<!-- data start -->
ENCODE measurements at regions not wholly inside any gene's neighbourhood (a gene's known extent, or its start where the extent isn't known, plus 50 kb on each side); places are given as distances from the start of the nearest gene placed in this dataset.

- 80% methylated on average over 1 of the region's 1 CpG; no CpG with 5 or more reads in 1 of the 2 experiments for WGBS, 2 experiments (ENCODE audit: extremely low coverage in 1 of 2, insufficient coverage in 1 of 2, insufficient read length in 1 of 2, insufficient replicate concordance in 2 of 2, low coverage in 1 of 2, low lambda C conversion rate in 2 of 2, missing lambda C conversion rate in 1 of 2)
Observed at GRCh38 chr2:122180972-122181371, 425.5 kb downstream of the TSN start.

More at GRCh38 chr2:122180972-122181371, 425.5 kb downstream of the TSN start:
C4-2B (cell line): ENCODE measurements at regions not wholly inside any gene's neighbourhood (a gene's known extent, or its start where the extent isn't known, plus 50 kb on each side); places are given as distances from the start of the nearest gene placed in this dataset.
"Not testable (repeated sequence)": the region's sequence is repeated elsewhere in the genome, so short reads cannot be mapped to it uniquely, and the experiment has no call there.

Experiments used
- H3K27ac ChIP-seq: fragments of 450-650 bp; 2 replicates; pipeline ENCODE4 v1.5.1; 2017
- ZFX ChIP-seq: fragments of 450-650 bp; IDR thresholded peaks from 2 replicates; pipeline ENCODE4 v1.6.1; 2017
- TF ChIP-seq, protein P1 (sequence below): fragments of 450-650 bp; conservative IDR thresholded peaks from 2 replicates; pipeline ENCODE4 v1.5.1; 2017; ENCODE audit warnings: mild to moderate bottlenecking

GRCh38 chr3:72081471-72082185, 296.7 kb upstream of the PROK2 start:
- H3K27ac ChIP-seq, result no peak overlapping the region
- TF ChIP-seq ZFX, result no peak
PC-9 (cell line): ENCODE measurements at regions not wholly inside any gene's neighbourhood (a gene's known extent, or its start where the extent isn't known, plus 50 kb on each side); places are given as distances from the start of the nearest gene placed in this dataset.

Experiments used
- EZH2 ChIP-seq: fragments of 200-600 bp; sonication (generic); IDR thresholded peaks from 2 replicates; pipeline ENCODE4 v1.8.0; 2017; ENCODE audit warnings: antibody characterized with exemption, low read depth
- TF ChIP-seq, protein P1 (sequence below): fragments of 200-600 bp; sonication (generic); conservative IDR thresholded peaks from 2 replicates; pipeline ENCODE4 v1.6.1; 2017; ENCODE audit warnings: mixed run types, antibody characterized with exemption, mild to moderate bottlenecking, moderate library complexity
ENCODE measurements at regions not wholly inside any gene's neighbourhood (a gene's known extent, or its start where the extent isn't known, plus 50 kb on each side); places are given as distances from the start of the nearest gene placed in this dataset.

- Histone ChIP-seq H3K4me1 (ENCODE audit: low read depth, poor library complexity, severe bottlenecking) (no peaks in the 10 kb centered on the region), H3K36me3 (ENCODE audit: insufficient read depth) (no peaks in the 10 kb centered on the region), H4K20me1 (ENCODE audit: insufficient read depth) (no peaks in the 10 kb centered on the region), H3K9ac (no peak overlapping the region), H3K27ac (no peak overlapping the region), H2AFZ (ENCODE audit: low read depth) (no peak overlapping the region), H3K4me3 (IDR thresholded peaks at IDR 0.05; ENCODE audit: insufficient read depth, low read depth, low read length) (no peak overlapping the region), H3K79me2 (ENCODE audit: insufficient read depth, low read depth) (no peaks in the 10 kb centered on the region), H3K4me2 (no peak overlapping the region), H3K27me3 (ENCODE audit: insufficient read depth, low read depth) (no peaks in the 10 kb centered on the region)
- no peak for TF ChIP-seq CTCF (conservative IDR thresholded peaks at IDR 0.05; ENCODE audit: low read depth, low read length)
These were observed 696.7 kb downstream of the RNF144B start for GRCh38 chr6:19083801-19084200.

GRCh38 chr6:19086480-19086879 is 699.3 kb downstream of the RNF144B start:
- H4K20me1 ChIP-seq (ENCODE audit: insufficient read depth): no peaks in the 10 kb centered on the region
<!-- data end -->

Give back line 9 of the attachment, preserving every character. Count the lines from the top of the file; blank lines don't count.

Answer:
- ZFX ChIP-seq: fragments of 450-650 bp; IDR thresholded peaks from 2 replicates; pipeline ENCODE4 v1.6.1; 2017